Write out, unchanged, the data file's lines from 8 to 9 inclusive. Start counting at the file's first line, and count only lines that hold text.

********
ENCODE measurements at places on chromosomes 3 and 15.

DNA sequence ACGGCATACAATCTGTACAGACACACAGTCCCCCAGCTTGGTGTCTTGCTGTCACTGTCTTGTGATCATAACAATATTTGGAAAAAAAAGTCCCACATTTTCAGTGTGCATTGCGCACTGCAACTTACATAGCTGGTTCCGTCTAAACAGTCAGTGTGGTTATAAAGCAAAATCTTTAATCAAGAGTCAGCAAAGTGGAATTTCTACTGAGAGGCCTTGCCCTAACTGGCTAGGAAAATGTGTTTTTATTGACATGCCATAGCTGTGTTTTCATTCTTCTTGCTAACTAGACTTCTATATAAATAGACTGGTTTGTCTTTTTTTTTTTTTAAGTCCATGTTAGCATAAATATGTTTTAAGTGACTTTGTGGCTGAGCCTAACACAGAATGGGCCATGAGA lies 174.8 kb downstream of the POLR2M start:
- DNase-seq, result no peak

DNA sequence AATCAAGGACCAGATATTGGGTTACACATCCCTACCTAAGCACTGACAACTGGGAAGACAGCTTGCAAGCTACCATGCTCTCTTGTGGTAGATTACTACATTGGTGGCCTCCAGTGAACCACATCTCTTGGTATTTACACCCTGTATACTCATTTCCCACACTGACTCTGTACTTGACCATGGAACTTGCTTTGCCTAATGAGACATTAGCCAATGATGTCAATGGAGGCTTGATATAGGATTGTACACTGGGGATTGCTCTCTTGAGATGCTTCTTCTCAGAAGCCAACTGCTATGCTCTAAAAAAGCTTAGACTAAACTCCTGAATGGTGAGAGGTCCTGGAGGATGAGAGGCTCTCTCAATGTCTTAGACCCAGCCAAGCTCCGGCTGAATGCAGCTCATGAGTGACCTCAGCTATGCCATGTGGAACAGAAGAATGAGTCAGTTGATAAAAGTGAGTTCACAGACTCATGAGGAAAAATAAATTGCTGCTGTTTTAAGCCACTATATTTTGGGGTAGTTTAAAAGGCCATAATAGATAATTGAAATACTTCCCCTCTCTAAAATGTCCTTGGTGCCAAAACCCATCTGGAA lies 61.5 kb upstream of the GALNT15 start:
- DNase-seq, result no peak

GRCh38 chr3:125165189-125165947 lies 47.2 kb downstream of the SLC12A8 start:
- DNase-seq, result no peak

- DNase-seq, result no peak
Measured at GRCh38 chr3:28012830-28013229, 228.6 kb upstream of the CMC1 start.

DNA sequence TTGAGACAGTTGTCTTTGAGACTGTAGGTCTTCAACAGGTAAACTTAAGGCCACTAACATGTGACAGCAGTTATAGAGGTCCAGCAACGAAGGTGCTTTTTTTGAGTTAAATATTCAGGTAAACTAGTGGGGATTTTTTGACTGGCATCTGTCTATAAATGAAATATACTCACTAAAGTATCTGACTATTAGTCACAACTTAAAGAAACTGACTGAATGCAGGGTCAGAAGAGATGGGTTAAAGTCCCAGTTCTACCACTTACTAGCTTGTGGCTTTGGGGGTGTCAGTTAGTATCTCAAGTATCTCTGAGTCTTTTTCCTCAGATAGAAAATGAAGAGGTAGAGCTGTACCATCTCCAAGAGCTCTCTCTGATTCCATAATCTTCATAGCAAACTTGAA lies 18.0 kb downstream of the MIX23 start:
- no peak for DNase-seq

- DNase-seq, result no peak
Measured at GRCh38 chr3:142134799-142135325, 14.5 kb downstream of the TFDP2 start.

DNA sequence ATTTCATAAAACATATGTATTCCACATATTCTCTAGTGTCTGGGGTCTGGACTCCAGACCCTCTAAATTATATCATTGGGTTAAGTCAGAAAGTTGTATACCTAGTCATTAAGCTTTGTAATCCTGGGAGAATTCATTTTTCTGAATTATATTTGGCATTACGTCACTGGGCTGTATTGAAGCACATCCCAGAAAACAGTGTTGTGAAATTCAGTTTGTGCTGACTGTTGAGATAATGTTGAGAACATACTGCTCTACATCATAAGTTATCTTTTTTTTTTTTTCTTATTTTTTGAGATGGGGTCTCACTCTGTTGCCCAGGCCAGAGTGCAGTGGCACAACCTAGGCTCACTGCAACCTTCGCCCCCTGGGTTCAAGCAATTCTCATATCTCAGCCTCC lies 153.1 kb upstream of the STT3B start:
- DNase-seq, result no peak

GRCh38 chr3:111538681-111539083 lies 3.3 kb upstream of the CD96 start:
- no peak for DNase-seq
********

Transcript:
- DNase-seq, result no peak
Measured at GRCh38 chr3:28012830-28013229, 228.6 kb upstream of the CMC1 start.